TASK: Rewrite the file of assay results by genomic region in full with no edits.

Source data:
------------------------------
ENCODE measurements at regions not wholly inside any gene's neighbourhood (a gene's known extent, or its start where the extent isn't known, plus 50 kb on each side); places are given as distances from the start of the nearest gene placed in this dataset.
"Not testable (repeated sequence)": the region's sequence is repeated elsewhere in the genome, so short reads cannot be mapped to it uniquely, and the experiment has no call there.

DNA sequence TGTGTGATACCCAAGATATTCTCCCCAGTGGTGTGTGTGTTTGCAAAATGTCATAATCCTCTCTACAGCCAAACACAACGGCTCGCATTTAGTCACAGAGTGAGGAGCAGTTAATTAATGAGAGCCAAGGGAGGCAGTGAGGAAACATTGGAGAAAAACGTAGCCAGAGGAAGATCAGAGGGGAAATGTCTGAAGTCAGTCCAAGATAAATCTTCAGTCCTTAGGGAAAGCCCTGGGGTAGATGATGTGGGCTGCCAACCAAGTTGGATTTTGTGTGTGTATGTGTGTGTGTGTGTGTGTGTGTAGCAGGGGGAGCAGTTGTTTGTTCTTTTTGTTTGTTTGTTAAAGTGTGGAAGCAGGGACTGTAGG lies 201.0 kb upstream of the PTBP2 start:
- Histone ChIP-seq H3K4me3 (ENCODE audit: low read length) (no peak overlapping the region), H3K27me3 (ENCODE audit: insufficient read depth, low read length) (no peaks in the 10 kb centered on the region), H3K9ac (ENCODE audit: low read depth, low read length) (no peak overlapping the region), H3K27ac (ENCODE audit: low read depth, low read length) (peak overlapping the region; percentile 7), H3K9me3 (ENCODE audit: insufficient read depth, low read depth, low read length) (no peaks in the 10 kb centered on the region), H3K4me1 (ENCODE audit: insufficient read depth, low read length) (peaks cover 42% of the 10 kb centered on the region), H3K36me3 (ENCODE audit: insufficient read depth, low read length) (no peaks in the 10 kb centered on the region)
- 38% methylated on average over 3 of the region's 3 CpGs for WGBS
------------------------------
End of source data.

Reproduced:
ENCODE measurements at regions not wholly inside any gene's neighbourhood (a gene's known extent, or its start where the extent isn't known, plus 50 kb on each side); places are given as distances from the start of the nearest gene placed in this dataset.
"Not testable (repeated sequence)": the region's sequence is repeated elsewhere in the genome, so short reads cannot be mapped to it uniquely, and the experiment has no call there.

DNA sequence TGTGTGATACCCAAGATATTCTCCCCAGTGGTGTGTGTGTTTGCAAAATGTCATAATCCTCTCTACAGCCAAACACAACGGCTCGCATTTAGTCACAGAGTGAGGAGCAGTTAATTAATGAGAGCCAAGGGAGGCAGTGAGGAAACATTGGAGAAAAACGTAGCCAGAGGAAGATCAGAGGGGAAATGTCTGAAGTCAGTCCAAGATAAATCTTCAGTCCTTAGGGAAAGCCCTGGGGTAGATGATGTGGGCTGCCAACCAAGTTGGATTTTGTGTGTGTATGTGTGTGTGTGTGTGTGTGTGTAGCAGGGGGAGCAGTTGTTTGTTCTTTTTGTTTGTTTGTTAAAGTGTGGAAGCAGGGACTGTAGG lies 201.0 kb upstream of the PTBP2 start:
- Histone ChIP-seq H3K4me3 (ENCODE audit: low read length) (no peak overlapping the region), H3K27me3 (ENCODE audit: insufficient read depth, low read length) (no peaks in the 10 kb centered on the region), H3K9ac (ENCODE audit: low read depth, low read length) (no peak overlapping the region), H3K27ac (ENCODE audit: low read depth, low read length) (peak overlapping the region; percentile 7), H3K9me3 (ENCODE audit: insufficient read depth, low read depth, low read length) (no peaks in the 10 kb centered on the region), H3K4me1 (ENCODE audit: insufficient read depth, low read length) (peaks cover 42% of the 10 kb centered on the region), H3K36me3 (ENCODE audit: insufficient read depth, low read length) (no peaks in the 10 kb centered on the region)
- 38% methylated on average over 3 of the region's 3 CpGs for WGBS